National Poetry Month!

Today we are celebrating National Poetry Month with Shel Silverstein- the master of fun, the king of creativity, the lord of rhyme! He’s great and we love him.

Hector the Collector
by Shel Silverstein

Hector the Collector
Collected bits of string,
Collected dolls with broken heads
And rusty bells that would not ring.
Pieces out of picture puzzles,
Bent-up nails and ice-cream sticks,
Twists of wires, worn-out tires,
Paper bags and broken bricks.
Old chipped vases, half shoelaces,
Gatlin’ guns that wouldn’t shoot,
Leaky boats that wouldn’t float
And stopped-up horns that wouldn’t toot.
Butter knives that had no handles,
Copper keys that fit no locks,
Rings that were too small for fingers,
Dried-up leaves and patched-up socks.
Worn-out belts that had no buckles,
‘Lectric trains that had no tracks,
Airplane models, broken bottles,
Three-legged chairs and cups with cracks.
Hector the Collector
Loved these things with all his soul‹
Loved them more than shining diamonds,
Loved them more than glistenin’ gold.
Hector called to all the people,
“Come and share my treasure trunk!”
And all the silly sightless people
Came and looked…and called it junk.

Sick by Shel Silverstein

“I cannot go to school today,”
Said little Peggy Ann McKay.
I have the measles and the mumps,
A gash, a rash and purple bumps.
My mouth is wet, my throat is dry,
I’m going blind in my right eye.
My tonsils are as big as rocks,
I’ve counted sixteen chicken pox.
And there’s one more—that’s seventeen,
And don’t you think my face looks green?
My leg is cut, my eyes are blue—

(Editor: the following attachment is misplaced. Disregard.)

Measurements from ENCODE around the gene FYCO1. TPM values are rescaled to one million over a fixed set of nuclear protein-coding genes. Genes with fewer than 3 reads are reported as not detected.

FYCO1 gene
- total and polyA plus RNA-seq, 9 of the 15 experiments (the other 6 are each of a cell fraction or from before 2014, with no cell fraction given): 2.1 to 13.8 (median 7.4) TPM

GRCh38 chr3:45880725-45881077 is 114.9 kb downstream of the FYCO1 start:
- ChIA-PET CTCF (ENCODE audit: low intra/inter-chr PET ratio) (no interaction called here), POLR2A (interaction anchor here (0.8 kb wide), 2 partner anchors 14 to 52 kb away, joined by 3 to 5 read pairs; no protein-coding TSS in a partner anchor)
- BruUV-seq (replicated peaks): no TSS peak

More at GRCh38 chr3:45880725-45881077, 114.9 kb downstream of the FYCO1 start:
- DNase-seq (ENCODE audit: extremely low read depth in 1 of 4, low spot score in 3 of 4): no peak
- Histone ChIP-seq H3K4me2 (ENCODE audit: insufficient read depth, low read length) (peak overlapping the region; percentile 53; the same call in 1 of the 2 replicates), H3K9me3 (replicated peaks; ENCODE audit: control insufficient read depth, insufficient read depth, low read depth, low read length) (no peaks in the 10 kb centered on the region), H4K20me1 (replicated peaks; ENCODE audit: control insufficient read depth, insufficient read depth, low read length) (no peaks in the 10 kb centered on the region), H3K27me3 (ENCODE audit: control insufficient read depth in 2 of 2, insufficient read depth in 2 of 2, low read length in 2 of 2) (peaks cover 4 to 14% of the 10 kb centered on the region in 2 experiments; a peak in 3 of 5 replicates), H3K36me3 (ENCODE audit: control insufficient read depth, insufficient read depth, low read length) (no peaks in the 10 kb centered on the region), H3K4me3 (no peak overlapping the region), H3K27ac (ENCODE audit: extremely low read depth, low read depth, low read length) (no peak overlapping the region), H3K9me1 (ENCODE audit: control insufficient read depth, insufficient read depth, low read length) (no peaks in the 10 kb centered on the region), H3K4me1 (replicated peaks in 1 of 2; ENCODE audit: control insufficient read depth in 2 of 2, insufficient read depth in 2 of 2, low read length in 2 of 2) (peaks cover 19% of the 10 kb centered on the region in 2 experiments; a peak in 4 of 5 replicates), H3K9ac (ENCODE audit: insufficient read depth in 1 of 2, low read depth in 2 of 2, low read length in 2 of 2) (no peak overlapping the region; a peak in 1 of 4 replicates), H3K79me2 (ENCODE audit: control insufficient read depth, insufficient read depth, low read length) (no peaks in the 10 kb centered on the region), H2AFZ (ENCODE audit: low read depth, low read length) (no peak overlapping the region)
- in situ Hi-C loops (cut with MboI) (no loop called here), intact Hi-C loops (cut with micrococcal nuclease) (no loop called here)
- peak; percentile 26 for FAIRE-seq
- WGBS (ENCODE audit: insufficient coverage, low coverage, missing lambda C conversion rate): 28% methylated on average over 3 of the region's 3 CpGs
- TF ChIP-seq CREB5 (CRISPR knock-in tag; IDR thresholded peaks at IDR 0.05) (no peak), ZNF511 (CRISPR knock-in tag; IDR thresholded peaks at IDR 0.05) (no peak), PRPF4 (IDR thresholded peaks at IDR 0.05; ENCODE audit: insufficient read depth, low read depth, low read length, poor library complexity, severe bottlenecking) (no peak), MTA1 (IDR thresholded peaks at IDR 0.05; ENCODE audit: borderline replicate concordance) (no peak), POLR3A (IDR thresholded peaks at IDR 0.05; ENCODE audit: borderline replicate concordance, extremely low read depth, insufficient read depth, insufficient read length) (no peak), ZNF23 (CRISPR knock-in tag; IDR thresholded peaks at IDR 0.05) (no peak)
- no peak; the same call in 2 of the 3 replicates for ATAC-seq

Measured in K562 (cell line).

It might be instamatic flue.
I cough and sneeze and gasp and choke,
I’m sure that my left leg is broken—
My hips hurt when I move my chin,
My belly button’s caving in,
My back is wrenched, my ankle’s sprained,
My ‘pendix pains each

time it rains.
My nose is cold, my toes are numb,
I have a silver in my thumb.
My neck is stiff, my voice is weak,
I hardly whisper when I speak.
My tongue is filling up my mouth,
I think my hair is falling out.
My elbow’s bent, my spine ain’t straight,
My temperature is one-o-eight.
My brain is shrunk, I cannot hear,
There is a hole inside my ear.
I have a hangnail, and my hart is—what?
What’s that? What’s that you say?
You say today is… Saturday?

G’bye, I’m going o

ut to play!”

For these and other great poems check out Shel Silverstein’s Where the Sidewalk Ends, A Light in the Attic, Falling Up, and The Giving Tree.

2 thoughts on “National Poetry Month!

  1. I love, love, love Silverstein. When I’m asked to write a bio about myself, I paraphrase his introductory poem to Where the Sidewalk Ends: “I’m a writer, a wisher, a dreamer, a liar, a hoper, a pray-er, a magic-bean-buyer… but mostly I love to write.” I just adore his work!

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